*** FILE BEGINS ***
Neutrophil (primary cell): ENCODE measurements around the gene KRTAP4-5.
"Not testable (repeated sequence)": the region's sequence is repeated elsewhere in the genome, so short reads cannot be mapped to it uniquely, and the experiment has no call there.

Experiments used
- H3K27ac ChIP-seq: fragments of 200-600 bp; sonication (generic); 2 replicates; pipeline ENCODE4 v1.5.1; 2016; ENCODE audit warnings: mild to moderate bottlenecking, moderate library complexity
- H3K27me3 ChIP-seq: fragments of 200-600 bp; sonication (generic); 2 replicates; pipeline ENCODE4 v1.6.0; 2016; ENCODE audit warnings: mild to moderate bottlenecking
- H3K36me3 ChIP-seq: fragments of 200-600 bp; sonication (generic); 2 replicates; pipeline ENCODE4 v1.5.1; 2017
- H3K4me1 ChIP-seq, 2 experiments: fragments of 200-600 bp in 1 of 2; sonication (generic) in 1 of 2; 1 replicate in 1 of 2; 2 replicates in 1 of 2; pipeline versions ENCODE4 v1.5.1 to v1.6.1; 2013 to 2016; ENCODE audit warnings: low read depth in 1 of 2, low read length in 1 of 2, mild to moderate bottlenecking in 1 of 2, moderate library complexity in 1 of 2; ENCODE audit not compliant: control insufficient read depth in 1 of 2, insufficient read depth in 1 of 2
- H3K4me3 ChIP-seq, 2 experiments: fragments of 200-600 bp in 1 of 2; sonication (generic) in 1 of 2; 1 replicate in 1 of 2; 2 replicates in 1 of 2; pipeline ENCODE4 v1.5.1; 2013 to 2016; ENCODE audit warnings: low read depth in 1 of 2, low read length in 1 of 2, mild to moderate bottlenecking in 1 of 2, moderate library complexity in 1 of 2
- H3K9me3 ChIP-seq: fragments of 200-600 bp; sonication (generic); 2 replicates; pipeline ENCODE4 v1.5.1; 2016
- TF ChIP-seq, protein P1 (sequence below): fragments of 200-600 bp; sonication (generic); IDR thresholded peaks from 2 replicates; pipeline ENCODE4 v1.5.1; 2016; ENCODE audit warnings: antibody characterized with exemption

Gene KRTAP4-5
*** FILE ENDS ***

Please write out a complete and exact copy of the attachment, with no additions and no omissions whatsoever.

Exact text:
Neutrophil (primary cell): ENCODE measurements around the gene KRTAP4-5.
"Not testable (repeated sequence)": the region's sequence is repeated elsewhere in the genome, so short reads cannot be mapped to it uniquely, and the experiment has no call there.

Experiments used
- H3K27ac ChIP-seq: fragments of 200-600 bp; sonication (generic); 2 replicates; pipeline ENCODE4 v1.5.1; 2016; ENCODE audit warnings: mild to moderate bottlenecking, moderate library complexity
- H3K27me3 ChIP-seq: fragments of 200-600 bp; sonication (generic); 2 replicates; pipeline ENCODE4 v1.6.0; 2016; ENCODE audit warnings: mild to moderate bottlenecking
- H3K36me3 ChIP-seq: fragments of 200-600 bp; sonication (generic); 2 replicates; pipeline ENCODE4 v1.5.1; 2017
- H3K4me1 ChIP-seq, 2 experiments: fragments of 200-600 bp in 1 of 2; sonication (generic) in 1 of 2; 1 replicate in 1 of 2; 2 replicates in 1 of 2; pipeline versions ENCODE4 v1.5.1 to v1.6.1; 2013 to 2016; ENCODE audit warnings: low read depth in 1 of 2, low read length in 1 of 2, mild to moderate bottlenecking in 1 of 2, moderate library complexity in 1 of 2; ENCODE audit not compliant: control insufficient read depth in 1 of 2, insufficient read depth in 1 of 2
- H3K4me3 ChIP-seq, 2 experiments: fragments of 200-600 bp in 1 of 2; sonication (generic) in 1 of 2; 1 replicate in 1 of 2; 2 replicates in 1 of 2; pipeline ENCODE4 v1.5.1; 2013 to 2016; ENCODE audit warnings: low read depth in 1 of 2, low read length in 1 of 2, mild to moderate bottlenecking in 1 of 2, moderate library complexity in 1 of 2
- H3K9me3 ChIP-seq: fragments of 200-600 bp; sonication (generic); 2 replicates; pipeline ENCODE4 v1.5.1; 2016
- TF ChIP-seq, protein P1 (sequence below): fragments of 200-600 bp; sonication (generic); IDR thresholded peaks from 2 replicates; pipeline ENCODE4 v1.5.1; 2016; ENCODE audit warnings: antibody characterized with exemption

Gene KRTAP4-5